How to change verb tenses when reporting speech

How to change verb tenses when reporting speech. Normally, the tense in reported speech is one tense back in time from the tense in direct speech: She said, “I am tired.” = She said that she was tired. Phrase in Direct Speech Equivalent in Reported Speech Simple present Simple past “I always drink coffee”, she said She said that she always drank coffee. Present continuous [ View Post… ]

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Interrogative adverbs

The interrogative adverbs why, where, how, & when are placed at the beginning of a question. These questions can be answered with a sentence or a prepositional phrase. After an interrogative adverb in a question, you must invert the subject and verb so that the verb comes first. Examples Why are you so late? There [ View Post… ]

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Infinitives

Forming infinitives The infinitives are the base form of a verb. In English, when we talk about the infinitive we are usually referring to the present infinitive, which is the most common. There are, however, four other forms of the infinititive: the perfect infinitive, the perfect continuous infinitive, the continuous infinitive, & the passive infinitive. [ View Post… ]

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Indefinite pronouns

Indefinite pronouns do not refer to a specific person, place, or thing. In English, there is a particular group of indefinite pronouns formed with a quantifier or distributive preceeded by any, some, every and no. Person Place Thing All everyone everybody everywhere everything Part (positive) someone somebody somewhere something Part (negative) anyone anybody anywhere anything None [ View Post… ]

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How to change time and place references when reporting speech

How to change time and place references when reporting speech. Time and place must often change when going from direct to reported speech. Phrase in direct speech Equivalent in reported speech today that day “I saw him today“, she said. She said that she had seen him that day. yesterday the day before “I saw him yesterday“, she [ View Post… ]

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Adverbs of place

Adverbs of place tell us where something happens. Adverbs of place are usually placed after the main verb or after the clause that they modify. Adverbs of place do not modify adjectives or other adverbs. Some examples of adverbs of place: here, everywhere, outside, away, around Examples John looked around but he couldn’t see the [ View Post… ]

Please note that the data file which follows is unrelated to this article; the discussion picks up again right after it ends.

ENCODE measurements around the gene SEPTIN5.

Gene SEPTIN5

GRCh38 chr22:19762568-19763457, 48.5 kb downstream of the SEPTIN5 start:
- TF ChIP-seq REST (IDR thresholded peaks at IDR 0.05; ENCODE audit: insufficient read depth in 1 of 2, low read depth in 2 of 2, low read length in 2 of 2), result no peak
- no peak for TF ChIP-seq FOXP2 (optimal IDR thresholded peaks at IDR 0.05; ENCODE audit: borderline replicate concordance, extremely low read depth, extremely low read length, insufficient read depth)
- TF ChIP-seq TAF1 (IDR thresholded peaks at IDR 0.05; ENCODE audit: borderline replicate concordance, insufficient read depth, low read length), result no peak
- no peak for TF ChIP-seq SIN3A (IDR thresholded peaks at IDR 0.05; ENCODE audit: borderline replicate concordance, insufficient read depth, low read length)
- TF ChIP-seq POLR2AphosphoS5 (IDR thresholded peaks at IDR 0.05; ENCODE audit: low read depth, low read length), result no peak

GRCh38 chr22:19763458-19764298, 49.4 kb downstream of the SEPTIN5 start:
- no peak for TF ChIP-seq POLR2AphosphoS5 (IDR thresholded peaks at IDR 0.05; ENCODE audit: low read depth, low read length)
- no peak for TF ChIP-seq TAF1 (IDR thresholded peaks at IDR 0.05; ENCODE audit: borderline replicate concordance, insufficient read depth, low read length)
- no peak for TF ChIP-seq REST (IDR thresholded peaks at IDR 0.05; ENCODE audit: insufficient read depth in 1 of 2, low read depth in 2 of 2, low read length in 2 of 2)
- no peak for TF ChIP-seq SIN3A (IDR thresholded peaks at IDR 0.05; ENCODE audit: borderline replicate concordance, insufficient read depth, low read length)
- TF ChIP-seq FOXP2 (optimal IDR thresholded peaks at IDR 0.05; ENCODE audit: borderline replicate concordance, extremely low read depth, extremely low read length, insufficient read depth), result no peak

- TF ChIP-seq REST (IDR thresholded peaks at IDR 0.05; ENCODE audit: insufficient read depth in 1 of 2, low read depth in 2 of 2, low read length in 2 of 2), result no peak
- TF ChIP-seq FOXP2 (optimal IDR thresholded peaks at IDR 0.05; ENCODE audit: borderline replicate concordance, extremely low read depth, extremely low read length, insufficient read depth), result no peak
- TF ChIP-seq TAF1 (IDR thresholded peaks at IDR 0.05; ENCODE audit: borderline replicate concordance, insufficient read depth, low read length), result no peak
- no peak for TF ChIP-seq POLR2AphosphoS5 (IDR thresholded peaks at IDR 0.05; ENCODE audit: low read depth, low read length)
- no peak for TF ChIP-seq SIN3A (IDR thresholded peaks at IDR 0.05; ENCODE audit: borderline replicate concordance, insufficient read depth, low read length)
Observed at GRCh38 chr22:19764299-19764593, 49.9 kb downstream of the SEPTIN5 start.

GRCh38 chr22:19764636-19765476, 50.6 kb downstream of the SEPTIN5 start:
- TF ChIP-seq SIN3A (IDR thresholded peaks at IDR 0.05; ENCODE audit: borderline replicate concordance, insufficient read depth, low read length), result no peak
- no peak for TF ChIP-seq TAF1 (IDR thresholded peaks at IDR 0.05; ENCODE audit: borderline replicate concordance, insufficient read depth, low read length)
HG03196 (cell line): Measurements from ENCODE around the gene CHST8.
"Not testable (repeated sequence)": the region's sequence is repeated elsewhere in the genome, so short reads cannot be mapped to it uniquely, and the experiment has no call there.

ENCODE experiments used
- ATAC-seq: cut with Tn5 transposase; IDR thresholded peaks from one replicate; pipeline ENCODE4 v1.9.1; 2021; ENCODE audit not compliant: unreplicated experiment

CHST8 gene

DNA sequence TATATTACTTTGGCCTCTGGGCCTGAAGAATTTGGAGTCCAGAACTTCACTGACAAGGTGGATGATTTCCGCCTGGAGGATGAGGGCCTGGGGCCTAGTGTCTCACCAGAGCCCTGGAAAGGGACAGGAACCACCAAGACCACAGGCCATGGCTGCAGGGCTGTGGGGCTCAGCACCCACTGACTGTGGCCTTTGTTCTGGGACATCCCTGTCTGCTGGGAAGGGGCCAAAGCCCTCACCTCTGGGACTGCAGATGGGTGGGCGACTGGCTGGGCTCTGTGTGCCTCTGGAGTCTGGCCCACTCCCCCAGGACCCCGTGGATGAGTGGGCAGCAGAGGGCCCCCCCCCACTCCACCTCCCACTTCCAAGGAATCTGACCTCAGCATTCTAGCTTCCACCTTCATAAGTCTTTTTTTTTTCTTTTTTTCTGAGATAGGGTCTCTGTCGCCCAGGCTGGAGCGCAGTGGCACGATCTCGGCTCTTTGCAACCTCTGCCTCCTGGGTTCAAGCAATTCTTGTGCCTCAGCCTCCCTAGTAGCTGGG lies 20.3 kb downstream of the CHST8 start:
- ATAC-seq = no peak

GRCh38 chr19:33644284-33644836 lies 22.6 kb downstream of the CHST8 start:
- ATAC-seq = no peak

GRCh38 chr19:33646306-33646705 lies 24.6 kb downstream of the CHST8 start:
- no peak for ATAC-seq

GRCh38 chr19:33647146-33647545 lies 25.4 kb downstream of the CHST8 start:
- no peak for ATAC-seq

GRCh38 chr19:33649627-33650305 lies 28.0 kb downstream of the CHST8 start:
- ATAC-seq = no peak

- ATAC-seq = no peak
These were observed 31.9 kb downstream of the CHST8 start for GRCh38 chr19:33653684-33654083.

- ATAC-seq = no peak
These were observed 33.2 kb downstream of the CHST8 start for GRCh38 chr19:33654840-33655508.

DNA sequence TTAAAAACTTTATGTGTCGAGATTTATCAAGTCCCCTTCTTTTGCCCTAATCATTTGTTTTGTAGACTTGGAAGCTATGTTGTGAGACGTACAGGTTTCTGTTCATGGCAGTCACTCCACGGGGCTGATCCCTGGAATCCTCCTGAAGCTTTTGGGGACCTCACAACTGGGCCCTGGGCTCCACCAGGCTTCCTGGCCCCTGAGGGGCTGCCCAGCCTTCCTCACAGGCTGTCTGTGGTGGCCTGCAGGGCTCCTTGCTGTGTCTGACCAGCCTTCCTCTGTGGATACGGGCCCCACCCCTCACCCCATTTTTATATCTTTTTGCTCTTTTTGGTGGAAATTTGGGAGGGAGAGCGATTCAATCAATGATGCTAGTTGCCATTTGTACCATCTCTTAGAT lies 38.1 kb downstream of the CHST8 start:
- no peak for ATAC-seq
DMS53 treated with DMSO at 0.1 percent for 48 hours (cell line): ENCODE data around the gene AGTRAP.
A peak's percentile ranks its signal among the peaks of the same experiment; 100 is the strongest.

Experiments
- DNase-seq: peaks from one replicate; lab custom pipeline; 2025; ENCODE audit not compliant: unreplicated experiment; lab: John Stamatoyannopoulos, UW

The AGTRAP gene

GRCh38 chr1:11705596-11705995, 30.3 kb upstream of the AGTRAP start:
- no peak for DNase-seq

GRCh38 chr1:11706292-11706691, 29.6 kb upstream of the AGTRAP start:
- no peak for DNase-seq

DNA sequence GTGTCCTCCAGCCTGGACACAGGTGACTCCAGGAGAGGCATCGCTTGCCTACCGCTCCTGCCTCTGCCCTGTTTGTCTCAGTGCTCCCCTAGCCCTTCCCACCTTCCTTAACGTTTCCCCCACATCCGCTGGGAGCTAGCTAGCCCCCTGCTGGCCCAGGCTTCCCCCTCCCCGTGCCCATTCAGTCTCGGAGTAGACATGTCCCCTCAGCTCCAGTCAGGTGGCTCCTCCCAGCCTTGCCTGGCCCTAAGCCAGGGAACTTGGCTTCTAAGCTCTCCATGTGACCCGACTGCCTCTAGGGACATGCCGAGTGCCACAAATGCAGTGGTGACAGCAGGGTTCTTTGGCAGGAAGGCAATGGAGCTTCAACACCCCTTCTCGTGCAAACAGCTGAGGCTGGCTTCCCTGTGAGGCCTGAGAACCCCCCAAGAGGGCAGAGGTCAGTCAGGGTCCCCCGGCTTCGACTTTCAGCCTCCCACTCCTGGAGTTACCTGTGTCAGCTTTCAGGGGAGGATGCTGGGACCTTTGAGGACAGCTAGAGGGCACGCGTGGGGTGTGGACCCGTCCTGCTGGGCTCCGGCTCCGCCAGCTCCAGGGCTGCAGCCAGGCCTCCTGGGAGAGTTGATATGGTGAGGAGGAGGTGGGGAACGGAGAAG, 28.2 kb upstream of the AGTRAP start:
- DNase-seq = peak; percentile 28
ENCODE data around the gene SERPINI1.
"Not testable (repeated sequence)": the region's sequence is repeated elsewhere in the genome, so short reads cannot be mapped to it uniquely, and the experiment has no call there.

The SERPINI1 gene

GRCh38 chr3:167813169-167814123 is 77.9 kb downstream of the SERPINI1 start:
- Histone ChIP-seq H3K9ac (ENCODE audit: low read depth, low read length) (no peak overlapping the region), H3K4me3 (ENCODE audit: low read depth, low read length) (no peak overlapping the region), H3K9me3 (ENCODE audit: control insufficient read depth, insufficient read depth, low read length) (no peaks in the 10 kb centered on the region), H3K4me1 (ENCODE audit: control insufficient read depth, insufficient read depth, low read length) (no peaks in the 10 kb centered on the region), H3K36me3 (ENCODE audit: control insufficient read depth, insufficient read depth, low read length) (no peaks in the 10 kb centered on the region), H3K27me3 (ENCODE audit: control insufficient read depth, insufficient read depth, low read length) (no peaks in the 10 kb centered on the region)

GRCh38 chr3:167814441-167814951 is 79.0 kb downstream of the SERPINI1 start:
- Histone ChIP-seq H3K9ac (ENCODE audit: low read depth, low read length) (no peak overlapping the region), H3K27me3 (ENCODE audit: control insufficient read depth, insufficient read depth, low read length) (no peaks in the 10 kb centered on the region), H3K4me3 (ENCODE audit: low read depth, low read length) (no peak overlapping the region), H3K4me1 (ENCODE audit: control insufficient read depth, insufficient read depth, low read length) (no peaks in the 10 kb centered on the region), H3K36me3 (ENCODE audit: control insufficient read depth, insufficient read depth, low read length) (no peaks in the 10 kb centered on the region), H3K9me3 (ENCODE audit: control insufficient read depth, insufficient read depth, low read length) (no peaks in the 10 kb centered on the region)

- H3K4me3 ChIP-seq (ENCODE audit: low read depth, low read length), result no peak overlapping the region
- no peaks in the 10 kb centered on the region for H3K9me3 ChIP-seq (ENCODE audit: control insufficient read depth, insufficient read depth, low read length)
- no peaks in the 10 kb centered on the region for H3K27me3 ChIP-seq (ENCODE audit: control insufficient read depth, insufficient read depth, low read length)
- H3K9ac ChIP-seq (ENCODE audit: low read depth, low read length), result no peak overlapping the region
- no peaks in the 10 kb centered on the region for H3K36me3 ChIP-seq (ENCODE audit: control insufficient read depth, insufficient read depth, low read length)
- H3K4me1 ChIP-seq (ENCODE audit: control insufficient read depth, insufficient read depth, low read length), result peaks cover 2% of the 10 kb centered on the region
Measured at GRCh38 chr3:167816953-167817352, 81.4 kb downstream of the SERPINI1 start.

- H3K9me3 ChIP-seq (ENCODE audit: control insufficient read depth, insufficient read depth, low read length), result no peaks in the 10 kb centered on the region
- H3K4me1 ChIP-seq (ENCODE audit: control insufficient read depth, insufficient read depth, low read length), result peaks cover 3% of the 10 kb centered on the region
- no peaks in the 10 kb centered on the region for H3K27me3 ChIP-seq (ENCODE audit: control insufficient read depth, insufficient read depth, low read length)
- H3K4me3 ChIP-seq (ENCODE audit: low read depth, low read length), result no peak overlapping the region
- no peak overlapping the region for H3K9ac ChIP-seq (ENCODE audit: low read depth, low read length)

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How to use the perfect continuous conditional

Form Forming perfect continuous conditional: In type 3 conditional sentences, the perfect form of the present conditional may be used. If clause (condition) Main clause (result) If + past perfect perfect continuous conditional If this thing had happened that thing would have been happening. Function The perfect continuous conditional can be used in type 3 [ View Post… ]

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Future Obligations

FORM When we write about future obligations, we can use a formal pattern composed of two elements the verb to be in the present tense conjugated to match the subject + the infinitive of the main verb TO TRAVEL, AS A FUTURE OBLIGATION Affirmative Negative Interrogative Negative Interrogative I am to travel. I am not [ View Post… ]

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Indefinite and Incomplete Quantities

Some and any can be used with countable and uncountable nouns to describe an indefinite or incomplete quantity. USING “SOME” Some can be used in descriptive sentences. EXAMPLES I had some rice for lunch. He got some books from the library. I will have some news next week. Philip wants some help with his exams. There is some butter in the fridge. Some is also used in interrogative sentences when [ View Post… ]

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Future perfect

Form The future perfect is composed of two elements the simple future of the verb “to have” (will have) + the past participle of the main verb Subject + will have + past participle of the main verb He will have finished. I will have finished. To arrive, future perfect tense Affirmative Negative Interrogative Negative [ View Post… ]

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